in ROA over 2006–2010; SSB.size: number of Shari’ah supervisory board members; B.Size: number of board members; NED: percentage of non-executive
directors in the board of directors; LnTA natural logarithm of bank’s total assets in US$ as a proxy for bank size; lnAge: natural logarithm of bank age since
foundation; Fin./TA: ratio of total bank finances/total assets; lnGDP: natural logarithm of the gross domestic product of country i as a proxy for country
macroeconomic factors; Private: dummy variable takes the value of 1 if the bank is listed in a stock exchange of the respective country and 0 otherwise.***,
**, * indicates significance at the 1%, 5% and 10% levels. Robust standard error between parentheses.

terms of resource dependence theory, NEDs may bring managerial know-how and hence help improve firm disclosure. This
result is consistent with Pfeffer and Salancik (1978) and Johnson and Greening (1999) as they argue that NEDs may enhance
the reputation and credibility of the company and help to establish and maintain its legitimacy.
Table 7 also reports – as expected- that lnTA (our proxy for bank size) and bank age are positive in sign and marginally
significant; this suggests that there is a positive relationship between both bank size and bank age, and their CSR disclosure. This result is consistent with Roberts (1992) as she argues that the older the company the more involvement in CSR
activities as these relate to its reputation. This result is also consistent with Mallin and Michelon (2011), Al-Tuwaijri et al.
(2004), Brammer et al. (2006) and McWilliams and Siegel (2001) as they argue that big banks are highly likely to monitor
their activities towards wider society. In addition, a well-established bank may have a slightly different set of stakeholders
who may impose more constraints on financial institutions to disclose, communicate and to reflect their corporate social
responsibility and ethical behaviour to their related parties. This result is consistent with the “social impact hypothesis” of
Cornell and Shapiro (1987) in which they suggest that satisfying different needs of stakeholders will improve the reputation
of the company and lead to better FP. We notice that the “Private” variable is insignificant implying that the CSR disclosure is
not determined by whether the bank is listed in the stock exchange or not. This may suggest that CSR disclosure regulations
are less mandatory for Islamic financial institutions in some of the countries included in our sample. However interestingly,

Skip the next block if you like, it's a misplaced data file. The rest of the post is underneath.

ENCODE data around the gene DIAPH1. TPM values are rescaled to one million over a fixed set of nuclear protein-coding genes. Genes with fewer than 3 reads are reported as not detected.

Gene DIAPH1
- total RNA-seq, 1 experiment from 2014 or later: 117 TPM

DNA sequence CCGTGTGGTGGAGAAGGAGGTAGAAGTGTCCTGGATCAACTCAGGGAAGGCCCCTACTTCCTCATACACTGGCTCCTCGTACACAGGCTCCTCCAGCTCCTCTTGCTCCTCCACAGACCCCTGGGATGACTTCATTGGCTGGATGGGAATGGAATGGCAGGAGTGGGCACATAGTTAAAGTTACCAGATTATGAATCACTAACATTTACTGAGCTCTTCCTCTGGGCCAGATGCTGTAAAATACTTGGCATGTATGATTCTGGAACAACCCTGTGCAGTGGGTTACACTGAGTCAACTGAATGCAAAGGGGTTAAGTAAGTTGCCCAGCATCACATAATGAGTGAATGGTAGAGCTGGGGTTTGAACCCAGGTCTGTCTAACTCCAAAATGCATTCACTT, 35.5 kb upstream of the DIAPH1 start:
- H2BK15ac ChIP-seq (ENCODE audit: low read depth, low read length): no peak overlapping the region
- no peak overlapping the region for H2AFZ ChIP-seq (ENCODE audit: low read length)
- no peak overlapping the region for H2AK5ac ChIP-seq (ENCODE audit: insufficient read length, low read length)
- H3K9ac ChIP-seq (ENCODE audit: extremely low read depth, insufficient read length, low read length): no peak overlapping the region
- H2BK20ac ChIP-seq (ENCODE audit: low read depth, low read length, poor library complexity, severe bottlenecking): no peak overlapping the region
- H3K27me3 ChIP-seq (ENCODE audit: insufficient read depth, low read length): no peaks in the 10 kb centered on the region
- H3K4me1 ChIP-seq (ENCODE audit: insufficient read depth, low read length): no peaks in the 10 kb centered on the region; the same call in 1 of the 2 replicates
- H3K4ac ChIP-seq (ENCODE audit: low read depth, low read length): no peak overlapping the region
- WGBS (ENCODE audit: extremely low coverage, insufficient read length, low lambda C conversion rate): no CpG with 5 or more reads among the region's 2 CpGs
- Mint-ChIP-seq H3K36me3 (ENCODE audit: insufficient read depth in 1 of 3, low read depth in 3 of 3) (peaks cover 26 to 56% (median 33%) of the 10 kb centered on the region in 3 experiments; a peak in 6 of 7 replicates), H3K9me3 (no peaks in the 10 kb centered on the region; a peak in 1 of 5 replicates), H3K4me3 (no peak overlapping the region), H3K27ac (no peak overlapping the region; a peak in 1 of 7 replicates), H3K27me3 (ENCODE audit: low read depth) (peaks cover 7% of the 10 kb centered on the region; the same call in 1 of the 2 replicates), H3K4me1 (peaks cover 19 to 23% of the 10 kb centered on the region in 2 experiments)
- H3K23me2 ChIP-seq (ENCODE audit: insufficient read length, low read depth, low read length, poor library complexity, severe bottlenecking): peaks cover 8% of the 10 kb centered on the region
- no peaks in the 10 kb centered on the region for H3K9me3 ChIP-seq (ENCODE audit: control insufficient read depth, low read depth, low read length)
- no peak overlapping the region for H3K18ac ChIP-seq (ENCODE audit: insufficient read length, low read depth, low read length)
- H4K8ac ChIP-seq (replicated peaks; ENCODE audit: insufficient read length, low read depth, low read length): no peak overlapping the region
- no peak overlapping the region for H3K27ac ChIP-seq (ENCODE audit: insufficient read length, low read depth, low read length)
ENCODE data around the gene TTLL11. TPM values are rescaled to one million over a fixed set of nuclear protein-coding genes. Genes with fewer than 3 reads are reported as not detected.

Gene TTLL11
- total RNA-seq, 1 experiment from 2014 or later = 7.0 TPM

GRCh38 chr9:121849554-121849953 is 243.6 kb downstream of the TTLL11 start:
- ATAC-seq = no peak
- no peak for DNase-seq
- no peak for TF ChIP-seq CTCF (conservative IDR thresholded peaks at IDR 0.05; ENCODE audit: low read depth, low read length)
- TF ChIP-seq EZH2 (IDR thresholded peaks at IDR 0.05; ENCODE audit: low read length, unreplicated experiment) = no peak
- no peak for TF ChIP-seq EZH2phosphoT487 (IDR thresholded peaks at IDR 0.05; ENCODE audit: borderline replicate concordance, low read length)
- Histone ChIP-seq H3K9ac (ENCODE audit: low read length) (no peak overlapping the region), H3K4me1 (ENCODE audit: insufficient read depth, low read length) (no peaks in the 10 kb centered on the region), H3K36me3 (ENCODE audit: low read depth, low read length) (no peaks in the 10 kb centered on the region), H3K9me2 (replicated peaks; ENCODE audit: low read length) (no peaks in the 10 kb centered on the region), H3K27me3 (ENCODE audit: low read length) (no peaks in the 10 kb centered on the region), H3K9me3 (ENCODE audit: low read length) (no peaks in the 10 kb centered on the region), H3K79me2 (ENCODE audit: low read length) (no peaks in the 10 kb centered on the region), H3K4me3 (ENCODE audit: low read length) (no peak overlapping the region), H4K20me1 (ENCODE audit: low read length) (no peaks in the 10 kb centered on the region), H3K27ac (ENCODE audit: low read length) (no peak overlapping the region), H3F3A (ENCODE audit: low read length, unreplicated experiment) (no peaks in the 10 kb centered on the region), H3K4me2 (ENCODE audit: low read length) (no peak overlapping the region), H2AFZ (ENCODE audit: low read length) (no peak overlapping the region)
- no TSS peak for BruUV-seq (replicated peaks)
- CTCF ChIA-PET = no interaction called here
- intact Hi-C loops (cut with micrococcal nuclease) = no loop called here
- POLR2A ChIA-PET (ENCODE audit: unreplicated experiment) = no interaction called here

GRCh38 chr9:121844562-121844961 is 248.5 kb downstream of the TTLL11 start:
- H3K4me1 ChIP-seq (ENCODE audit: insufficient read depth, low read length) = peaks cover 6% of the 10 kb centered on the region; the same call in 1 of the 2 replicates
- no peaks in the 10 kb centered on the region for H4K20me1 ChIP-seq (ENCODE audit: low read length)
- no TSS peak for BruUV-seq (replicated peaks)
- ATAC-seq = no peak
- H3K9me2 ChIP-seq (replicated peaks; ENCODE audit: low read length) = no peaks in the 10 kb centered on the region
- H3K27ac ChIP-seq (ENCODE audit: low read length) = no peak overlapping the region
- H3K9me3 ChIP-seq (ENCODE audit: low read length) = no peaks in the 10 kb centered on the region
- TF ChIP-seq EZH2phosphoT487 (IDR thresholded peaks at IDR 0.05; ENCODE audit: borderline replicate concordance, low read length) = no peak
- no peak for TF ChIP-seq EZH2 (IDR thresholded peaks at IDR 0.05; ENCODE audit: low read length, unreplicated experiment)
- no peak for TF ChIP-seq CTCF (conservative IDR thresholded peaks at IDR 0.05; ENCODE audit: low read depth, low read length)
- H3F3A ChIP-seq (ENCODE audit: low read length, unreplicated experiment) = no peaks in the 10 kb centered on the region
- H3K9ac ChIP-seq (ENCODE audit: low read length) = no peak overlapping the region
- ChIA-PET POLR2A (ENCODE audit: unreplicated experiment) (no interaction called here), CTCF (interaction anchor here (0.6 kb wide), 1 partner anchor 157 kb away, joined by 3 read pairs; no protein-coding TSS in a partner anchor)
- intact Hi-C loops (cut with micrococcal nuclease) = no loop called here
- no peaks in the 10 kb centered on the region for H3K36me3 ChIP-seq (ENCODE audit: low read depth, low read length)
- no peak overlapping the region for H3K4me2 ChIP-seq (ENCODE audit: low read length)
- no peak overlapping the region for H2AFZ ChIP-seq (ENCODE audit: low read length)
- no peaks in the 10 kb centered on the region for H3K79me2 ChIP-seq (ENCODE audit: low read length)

when we control for the Visibility dummy, it turns out to be positive and significant at the 5% level. This may imply that
companies included in index constituents may have a better CSR profile.27 The models presented in Panels A and B are well
specified; the average R squared in Panels A and B are 38.7% and 40.1% respectively. The F statistics are highly significant and
reject the null that the coefficients are insignificantly different from zero.28 The variance inflation factor (VIF) is well below
10; this suggests that our models are not subject to multicollinearity. Finally, the Ramsey RESET test for omitted variables
and model mis-specification fails to reject the null that the model is not mis-specified and concludes that there is no omitted
variables bias and our models are well specified. However, the question on which dimension(s) of the CSR disclosure index
derive and impact the CSR-FP link remains unanswered; we try to answer this question in the following section.
Motivated by the study of Brown and Caylor (2006), we re-estimate Eq. (2) using the individual dimensions of the CSR
disclosure index separately as a dependent variable (one at a time). Table 8 presents the results of the cross-sectional

27

Results are not presented in Table 4 as Visibility dummy is correlated with Private dummy variable.
We also test the country effect (heterogeneity) and whether the country coefficients are jointly different from 0 with the null that country dummies
have no effect on the CSR disclosure index. We find no significant country effect and the results presented in Table 6 do not change if we control for country
heterogeneity.
28

Please cite this article in press as: Farag, H., et al., Corporate social responsibility and financial performance in Islamic
banks. J. Econ. Behav. Organ. (2014), http://dx.doi.org/10.1016/j.jebo.2014.03.001

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Table 9
Mandatory and voluntary CSR disclosure and financial performance.
CSR Index

Panel A: mandatory

Panel B: voluntary

ROA

0.0004***
(0.0001)

0.0002**
(0.0001)

ROE
SSB.size
B.size
NED
lnTA
lnAge
Fin./TA
lnGDP
Private
Cons
F stat.
R2
Ramsey RESET test (p value)
Mean VIF
Obs.

0.0226*
(0.0129)
0.0202**
(0.0084)
0.1730**
(0.0838)
0.0241**
(0.0108)
0.0004
(0.0248)
0.1198
(0.0896)
0.0146
(0.0158)
0.0262
(0.0367)
0.1095
(0.4160)
8.57***
(0.0000)
0.3231
0.149
1.99
90

0.0003***
(0.0001)
0.0229*
(0.0131)
0.0208**
(0.0091)
0.1749*
(0.0922)
0.0239**
(0.0112)
0.0004
(0.0248)
0.1200
(0.0899)
0.0141
(0.0165)
0.0258
(0.0371)
0.1093
(0.4161)
8.41***
(0.0000)
0.2931
0.374
1.45
90

0.0412***
(0.0086)
0.0018
(0.0053)
0.0978*
(0.0601)
0.0182**
(0.0091)
0.0239**
(0.0141)
0.0823
(0.0657)
0.0046
(0.0131)
0.0126
(0.0279)
0.1302
(0.3239)
27.85***
(0.0000)
0.2720
0.125
1.89
90

0.0002**
(0.0001)
0.0345***
(0.0092)
0.0022
(0.0053)
0.0921*
(0.0561)
0.0189*
(0.0098)
0.0225**
(0.0117)
0.0824
(0.0661)
0.0055
(0.0161)
0.0121
(0.0284)
0.1297
(0.3240)
27.78***
(0.0000)
0.2520
0.268
1.24
90

CSR Index: corporate social responsibility index; ROA: average annual change in ROA over 2006–2010; ROE: average annual change in ROE over